Never Forgotten

The_Falling_Man.jpg

This iconic photograph, known as “The Falling Man”, was taken on September 11th of 2001 by Richard Drew during the terrorist attacks on the World Trade Center. While photographing a fashion show in New York City, Drew witnessed the first attack on the World Trade Center and received direction to leave his current assignment and document one of the most historic moments in modern American history. The image depicts an unknown man falling from the north tower after jumping from an open window, taking his own life. Drew took many other photos of the man falling from the tower, but this specific photograph, which has a chilling elegance to it, was chosen to be printed in the New York Times the day after the attacks and stirred up controversy amongst the millions of mourning Americans.

The photograph shows the unknown man falling almost perfectly in sync with the vertical lines of the north tower. The upside down positioning of the man and the vertical lines of the building’s architecture, which take up the whole background, are extremely strong features of this photograph because they give the viewer a feeling of a downward falling movement.  The fact that the photo entertains this feeling is important because it can be argued that it symbolizes the falling of the towers, and the feeling that our nation was falling during this time. The lighting on the building is another powerful piece of this photograph because the light on the left side of the building is darker than the right. This contrast shows the unknown man falling perfectly between these two lightings which makes him the focal point of the photograph.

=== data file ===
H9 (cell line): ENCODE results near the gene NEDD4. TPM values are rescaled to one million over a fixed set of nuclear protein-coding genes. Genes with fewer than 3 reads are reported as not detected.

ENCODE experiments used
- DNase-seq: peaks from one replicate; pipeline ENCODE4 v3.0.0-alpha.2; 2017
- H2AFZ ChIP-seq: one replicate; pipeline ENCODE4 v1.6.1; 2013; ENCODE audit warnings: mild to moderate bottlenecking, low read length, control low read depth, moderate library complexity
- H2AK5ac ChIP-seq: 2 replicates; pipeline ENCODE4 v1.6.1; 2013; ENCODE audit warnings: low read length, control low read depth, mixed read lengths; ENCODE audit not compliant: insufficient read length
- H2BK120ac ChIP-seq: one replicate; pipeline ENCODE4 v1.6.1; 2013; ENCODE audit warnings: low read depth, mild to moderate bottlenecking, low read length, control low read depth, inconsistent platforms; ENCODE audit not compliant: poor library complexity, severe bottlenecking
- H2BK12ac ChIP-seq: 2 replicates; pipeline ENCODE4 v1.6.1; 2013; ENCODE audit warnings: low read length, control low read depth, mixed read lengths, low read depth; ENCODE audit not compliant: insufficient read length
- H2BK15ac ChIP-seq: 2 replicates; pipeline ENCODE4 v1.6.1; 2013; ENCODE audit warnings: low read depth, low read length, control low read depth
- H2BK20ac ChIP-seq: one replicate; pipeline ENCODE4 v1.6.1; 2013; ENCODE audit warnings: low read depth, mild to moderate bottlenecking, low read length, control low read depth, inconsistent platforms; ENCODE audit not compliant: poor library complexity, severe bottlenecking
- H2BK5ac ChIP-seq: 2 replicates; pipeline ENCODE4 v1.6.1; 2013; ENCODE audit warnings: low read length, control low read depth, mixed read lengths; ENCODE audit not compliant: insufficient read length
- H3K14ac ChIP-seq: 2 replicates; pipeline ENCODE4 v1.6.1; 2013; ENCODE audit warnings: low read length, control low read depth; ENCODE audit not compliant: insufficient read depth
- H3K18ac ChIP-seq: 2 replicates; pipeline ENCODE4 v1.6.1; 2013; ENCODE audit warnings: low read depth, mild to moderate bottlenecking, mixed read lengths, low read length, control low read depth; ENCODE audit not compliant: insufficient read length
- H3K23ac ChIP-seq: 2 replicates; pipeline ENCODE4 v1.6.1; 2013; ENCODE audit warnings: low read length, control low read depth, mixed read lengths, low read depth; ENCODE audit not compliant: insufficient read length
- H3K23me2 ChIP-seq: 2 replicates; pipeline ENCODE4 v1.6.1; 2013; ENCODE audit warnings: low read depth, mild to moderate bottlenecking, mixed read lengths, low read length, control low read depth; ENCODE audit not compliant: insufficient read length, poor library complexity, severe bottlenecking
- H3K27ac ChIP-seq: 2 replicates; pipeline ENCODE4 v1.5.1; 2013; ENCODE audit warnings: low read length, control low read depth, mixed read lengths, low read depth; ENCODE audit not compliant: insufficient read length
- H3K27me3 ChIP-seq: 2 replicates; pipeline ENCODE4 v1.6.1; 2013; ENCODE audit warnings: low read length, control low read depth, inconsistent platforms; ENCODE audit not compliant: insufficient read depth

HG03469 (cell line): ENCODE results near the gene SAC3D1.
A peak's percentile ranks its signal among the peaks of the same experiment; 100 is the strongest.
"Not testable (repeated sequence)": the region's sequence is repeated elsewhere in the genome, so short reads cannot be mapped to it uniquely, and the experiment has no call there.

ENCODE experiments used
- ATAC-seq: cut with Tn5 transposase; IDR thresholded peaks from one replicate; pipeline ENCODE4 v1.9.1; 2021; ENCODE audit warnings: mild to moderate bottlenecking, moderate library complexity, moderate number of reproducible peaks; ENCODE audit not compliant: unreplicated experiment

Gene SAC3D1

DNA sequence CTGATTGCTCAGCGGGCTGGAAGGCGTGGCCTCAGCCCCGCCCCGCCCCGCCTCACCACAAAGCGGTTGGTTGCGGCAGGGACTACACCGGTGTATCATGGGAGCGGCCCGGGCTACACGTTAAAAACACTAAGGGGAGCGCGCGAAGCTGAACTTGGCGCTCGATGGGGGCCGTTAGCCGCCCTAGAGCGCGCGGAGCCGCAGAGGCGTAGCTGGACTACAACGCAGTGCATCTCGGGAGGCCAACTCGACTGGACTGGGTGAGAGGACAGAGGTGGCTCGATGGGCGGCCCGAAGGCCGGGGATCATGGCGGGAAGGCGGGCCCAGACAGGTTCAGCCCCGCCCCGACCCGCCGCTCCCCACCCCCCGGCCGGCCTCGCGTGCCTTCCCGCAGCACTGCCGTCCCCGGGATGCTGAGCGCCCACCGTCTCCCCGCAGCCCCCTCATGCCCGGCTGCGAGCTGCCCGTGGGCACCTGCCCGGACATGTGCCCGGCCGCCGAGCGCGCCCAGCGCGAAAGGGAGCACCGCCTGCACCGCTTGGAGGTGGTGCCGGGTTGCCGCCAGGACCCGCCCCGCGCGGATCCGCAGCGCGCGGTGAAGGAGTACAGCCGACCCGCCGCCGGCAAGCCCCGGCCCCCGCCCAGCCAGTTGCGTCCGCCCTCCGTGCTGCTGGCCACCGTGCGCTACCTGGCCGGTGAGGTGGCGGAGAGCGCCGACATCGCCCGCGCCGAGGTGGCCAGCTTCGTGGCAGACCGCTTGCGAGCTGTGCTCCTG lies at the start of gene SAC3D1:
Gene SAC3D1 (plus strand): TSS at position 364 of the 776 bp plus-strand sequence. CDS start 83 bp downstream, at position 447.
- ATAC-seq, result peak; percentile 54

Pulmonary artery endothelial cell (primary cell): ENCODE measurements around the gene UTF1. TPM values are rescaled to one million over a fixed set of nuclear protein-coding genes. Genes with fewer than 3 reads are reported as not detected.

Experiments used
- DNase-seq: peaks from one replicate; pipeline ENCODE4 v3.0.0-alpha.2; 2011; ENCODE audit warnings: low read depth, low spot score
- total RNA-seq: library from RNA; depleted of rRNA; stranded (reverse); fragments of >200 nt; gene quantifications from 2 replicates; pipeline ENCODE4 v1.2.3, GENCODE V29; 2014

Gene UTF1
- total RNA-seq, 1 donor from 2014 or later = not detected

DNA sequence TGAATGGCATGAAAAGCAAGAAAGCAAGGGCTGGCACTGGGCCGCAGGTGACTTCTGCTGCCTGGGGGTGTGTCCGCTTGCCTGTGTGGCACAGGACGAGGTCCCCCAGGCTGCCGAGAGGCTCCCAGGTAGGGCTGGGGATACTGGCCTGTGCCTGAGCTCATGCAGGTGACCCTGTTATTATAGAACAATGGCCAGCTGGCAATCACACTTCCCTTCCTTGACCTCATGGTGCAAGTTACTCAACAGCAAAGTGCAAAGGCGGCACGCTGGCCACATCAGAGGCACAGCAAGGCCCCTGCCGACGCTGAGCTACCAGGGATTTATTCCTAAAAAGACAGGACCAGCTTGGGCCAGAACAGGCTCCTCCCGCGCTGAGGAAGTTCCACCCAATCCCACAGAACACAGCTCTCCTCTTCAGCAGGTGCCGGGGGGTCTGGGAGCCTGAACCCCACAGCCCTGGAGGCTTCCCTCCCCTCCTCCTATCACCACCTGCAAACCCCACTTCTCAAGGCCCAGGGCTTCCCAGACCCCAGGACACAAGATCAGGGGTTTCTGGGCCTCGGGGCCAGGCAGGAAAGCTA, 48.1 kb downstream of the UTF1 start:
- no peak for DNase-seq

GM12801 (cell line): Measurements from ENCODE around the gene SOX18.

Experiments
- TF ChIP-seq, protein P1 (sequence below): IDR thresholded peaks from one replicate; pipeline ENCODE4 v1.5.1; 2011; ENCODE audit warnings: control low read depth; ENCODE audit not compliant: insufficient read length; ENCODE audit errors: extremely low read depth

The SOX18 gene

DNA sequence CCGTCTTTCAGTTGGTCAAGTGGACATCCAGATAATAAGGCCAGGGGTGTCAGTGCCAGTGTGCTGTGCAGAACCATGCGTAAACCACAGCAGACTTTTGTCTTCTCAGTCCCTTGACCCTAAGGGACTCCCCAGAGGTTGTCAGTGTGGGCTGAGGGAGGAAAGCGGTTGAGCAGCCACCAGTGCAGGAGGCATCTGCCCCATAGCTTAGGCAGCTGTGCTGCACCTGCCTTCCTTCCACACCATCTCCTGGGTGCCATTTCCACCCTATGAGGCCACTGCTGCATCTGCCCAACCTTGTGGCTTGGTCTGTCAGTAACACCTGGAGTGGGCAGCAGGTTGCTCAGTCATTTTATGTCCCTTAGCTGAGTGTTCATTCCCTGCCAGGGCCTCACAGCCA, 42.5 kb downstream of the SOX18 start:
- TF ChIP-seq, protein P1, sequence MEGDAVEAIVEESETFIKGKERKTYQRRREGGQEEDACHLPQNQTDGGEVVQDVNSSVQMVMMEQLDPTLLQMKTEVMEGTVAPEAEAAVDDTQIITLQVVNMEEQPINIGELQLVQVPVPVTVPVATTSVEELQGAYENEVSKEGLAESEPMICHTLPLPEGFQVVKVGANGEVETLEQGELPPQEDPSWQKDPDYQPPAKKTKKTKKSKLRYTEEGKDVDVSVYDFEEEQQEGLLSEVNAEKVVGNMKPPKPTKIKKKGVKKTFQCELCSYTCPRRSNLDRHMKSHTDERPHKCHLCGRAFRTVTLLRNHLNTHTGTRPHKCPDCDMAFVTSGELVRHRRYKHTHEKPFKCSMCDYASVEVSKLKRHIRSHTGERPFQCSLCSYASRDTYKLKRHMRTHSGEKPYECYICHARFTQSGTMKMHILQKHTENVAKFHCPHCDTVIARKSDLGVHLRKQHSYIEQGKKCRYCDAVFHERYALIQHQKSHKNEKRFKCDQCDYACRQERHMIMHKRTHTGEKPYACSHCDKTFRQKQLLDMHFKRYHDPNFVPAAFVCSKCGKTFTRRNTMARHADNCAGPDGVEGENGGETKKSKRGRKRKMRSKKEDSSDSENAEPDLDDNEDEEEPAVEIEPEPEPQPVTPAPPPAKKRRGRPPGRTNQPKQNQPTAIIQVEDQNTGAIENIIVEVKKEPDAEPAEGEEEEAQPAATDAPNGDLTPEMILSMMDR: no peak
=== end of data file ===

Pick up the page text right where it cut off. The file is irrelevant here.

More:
According to Susan Sontag, a photograph has the power create evidence to prove that a specific event occurred and give a memory of that event. This iconic photo will, without a doubt, be a large part of remembering the events of one of the most horrific terrorist attacks in history and will be embedded in the memories of Americans for years to come. Also, a photo can easily be used as a weapon in various ways. In an article written by Zach Webber, a current events blogger, Webber says, “Richard Drew, stirred up the feelings of millions by simply pointing his camera at the World Trade Center on September 11, 2001 and pressing the capture, which may as well have been a trigger.”

This statement proves true because of the controversy that surrounded the photo during that time. People felt that the photo was disturbing and violated the man’s right of privacy as he embraced his death. After the photo was published, Drew was berated and scorned for taking the photo, so you can say Sontag’s claim proved true as the photo also acted as a weapon against him, as well.

 

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